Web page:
Era of Western dominance ending – Tony Blair
For the first time in modern history the East can be on equal terms with the West, as the global dominance of the US and its allies comes to an end, former British prime minister Tony Blair has said.
Due to the effects of the Covid-19 pandemic and the conflict in Ukraine, “for a large part of the Western population, living standards are stagnating,” Blair noted in his annual lecture at the Ditchley Foundation on Saturday.
“Western politics is in turmoil – more partisan, ugly, unproductive; and fueled by social media,” which affects both domestic and international affairs, Blair said, arguing that Russia’s military operation in Ukraine “should become a pivot point reviving our [Western] sense of mission.”
However, according to the 69-year-old, who led the UK government from 1997 to 2007, “the biggest geopolitical change of this century will come from China not Russia.”
“We are coming to the end of Western political and economic dominance. The world is going to be at least bi-polar and possibly multi-polar,” he predicted.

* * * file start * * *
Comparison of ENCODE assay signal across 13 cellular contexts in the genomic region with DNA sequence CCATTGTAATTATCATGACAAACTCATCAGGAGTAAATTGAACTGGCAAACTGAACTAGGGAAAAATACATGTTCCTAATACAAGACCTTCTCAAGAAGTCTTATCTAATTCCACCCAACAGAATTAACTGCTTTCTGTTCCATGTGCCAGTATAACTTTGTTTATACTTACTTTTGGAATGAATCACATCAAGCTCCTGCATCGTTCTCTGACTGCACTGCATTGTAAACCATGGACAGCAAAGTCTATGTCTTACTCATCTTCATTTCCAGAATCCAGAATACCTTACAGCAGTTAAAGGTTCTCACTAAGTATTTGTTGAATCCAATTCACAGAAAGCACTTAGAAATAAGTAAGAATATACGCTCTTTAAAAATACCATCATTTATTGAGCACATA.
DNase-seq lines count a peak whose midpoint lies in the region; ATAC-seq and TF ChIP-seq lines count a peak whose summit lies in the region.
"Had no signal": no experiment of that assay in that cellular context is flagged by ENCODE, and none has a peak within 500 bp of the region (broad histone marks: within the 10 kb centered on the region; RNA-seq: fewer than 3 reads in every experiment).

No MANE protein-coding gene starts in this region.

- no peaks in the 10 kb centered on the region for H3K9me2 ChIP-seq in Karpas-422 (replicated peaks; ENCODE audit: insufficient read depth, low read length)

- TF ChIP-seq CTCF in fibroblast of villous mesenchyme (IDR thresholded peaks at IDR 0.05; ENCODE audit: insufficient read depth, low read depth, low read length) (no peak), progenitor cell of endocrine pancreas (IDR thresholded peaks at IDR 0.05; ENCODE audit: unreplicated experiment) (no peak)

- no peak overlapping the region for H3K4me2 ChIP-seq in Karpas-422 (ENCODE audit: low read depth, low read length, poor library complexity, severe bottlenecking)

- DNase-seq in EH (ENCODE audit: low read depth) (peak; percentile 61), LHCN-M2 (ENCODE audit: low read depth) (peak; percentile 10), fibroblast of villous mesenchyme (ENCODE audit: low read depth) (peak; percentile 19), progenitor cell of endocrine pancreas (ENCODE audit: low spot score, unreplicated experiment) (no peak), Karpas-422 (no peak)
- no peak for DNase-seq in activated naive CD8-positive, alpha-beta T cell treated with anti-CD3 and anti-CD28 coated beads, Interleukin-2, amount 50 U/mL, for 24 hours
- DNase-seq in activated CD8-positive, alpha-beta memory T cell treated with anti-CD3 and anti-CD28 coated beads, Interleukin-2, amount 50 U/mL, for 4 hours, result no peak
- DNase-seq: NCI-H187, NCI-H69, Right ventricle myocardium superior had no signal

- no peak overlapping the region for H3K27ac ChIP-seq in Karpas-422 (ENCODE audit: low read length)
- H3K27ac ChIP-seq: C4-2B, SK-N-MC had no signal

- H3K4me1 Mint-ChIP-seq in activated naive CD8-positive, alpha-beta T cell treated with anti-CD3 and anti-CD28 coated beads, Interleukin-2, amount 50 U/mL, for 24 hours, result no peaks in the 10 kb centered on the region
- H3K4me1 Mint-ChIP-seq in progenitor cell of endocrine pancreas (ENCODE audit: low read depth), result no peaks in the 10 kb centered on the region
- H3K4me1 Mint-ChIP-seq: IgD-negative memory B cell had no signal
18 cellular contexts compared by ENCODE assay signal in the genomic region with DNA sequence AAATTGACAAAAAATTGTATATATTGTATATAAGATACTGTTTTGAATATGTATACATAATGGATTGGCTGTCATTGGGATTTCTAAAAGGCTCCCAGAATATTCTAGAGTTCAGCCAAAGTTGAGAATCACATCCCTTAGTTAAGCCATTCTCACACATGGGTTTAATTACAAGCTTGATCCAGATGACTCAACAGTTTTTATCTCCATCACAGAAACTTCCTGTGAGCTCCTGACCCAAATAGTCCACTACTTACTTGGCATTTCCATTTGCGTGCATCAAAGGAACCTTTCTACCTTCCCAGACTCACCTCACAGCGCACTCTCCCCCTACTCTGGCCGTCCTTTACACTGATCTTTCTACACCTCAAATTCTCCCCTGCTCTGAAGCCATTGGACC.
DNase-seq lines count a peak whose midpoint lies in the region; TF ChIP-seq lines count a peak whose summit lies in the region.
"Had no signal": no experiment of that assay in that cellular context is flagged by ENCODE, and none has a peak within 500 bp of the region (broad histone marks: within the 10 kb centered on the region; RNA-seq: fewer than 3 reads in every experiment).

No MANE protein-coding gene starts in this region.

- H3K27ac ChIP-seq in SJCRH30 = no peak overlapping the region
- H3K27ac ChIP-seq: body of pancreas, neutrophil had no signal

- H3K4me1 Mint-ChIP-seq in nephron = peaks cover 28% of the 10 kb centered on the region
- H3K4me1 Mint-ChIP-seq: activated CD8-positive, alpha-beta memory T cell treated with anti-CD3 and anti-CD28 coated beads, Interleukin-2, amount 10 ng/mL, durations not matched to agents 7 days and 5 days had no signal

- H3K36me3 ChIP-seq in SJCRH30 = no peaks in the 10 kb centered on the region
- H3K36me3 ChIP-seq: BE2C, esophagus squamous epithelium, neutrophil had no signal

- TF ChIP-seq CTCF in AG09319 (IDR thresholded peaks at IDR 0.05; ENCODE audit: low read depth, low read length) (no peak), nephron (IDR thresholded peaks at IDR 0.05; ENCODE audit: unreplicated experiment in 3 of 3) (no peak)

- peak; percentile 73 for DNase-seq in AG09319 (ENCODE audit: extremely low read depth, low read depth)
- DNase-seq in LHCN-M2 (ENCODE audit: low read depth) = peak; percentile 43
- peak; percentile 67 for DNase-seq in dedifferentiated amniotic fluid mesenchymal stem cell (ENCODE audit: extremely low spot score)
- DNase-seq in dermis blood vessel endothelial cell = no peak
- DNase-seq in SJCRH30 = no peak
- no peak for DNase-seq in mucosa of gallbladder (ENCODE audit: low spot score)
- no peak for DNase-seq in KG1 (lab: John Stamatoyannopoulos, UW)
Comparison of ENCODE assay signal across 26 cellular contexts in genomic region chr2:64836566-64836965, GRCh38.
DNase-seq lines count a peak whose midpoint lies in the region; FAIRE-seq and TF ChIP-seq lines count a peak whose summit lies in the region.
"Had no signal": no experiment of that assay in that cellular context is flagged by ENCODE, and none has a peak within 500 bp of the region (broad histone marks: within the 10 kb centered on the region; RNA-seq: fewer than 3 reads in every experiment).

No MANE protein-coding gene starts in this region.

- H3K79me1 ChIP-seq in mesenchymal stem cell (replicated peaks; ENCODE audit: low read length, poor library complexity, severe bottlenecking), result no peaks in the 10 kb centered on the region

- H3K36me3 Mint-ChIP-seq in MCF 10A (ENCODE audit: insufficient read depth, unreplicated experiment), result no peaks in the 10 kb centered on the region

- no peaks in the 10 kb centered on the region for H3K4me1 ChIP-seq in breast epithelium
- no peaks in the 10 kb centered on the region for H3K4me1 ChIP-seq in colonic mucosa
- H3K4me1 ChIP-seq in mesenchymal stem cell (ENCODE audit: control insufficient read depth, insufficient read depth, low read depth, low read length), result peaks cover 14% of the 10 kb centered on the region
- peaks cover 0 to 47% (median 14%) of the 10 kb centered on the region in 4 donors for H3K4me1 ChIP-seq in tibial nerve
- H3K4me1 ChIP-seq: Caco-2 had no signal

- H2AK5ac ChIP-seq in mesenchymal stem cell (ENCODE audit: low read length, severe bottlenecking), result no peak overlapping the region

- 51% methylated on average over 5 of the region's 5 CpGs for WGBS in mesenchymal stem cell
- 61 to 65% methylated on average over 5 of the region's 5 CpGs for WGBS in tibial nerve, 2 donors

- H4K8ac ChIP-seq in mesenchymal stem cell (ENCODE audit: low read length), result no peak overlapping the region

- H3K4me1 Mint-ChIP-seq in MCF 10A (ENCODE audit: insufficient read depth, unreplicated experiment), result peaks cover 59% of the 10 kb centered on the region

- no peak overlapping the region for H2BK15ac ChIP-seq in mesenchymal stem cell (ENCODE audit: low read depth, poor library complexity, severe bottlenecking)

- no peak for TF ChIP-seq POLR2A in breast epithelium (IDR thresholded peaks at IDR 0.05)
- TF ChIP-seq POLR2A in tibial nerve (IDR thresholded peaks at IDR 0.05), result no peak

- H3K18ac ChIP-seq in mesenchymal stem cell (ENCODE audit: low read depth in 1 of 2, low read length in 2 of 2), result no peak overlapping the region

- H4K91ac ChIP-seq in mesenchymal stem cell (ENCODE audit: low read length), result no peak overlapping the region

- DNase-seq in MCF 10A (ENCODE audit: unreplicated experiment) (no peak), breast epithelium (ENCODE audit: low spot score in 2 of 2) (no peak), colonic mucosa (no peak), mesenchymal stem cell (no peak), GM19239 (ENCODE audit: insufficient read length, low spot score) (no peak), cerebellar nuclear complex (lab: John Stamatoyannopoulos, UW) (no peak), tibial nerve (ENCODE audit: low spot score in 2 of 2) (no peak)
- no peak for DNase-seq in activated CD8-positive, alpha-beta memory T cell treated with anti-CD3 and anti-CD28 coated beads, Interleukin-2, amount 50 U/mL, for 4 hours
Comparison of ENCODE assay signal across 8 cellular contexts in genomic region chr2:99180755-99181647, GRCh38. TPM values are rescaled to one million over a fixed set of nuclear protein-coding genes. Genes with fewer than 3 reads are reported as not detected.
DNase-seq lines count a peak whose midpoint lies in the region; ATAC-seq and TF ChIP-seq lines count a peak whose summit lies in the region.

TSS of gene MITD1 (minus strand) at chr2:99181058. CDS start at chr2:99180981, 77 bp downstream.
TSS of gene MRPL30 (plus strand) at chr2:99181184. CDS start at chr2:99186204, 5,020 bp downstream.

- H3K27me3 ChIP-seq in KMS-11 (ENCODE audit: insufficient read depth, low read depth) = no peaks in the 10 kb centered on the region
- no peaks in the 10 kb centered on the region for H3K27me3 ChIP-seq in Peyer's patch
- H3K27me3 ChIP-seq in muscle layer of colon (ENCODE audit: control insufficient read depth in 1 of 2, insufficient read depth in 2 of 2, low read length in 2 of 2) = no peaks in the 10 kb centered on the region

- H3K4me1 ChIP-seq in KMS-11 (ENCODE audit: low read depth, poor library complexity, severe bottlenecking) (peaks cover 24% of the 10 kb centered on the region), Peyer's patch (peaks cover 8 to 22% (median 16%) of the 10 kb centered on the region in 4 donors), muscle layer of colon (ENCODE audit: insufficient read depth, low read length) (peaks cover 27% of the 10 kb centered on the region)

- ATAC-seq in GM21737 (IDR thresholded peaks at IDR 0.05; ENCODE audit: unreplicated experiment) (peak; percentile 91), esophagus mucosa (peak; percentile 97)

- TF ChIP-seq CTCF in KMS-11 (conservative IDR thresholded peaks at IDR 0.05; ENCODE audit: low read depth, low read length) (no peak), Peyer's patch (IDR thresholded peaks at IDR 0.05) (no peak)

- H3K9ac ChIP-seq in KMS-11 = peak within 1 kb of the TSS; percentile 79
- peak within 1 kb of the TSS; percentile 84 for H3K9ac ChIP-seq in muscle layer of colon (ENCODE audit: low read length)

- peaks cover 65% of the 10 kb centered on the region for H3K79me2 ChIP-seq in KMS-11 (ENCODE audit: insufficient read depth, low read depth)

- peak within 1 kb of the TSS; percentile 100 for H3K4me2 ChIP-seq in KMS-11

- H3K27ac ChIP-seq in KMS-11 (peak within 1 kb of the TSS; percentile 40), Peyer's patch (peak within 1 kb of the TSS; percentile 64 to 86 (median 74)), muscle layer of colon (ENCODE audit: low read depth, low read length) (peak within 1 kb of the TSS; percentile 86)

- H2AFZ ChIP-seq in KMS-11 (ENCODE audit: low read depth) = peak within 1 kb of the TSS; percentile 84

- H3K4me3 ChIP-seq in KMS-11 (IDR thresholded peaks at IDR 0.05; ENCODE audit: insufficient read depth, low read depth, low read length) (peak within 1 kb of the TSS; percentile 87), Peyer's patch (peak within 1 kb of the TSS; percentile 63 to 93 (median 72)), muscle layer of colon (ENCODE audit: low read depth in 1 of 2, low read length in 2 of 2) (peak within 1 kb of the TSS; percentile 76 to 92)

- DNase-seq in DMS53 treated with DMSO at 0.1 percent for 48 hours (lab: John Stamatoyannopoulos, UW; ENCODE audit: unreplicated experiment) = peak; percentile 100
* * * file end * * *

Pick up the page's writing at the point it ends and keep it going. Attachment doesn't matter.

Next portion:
China, which is “already the world’s second superpower,” will compete with the West “not just for power but against our system, our way of governing and living,” the Labour politician warned. Beijing “will not be alone. It will have allies. Russia now for sure. Possibly Iran.”
“It is the first time in modern history that the East can be on equal terms with the West,” he added.
The former premier said the events in Ukraine have made it clear the West “cannot rely on the Chinese leadership to behave in the way we would consider rational. Don't misunderstand me. I am not saying in the near term that China would attempt to take [the self-governed island of] Taiwan by force. But we can't base our policy on the certainty that it wouldn't.”
In order to stay relevant in the new environment, the West needs to develop a common strategy, “pursued with coordination, commitment and competence,” with higher defense spending to “maintain military superiority” while expanding so-called “soft power” by building ties with developing countries, Blair concluded.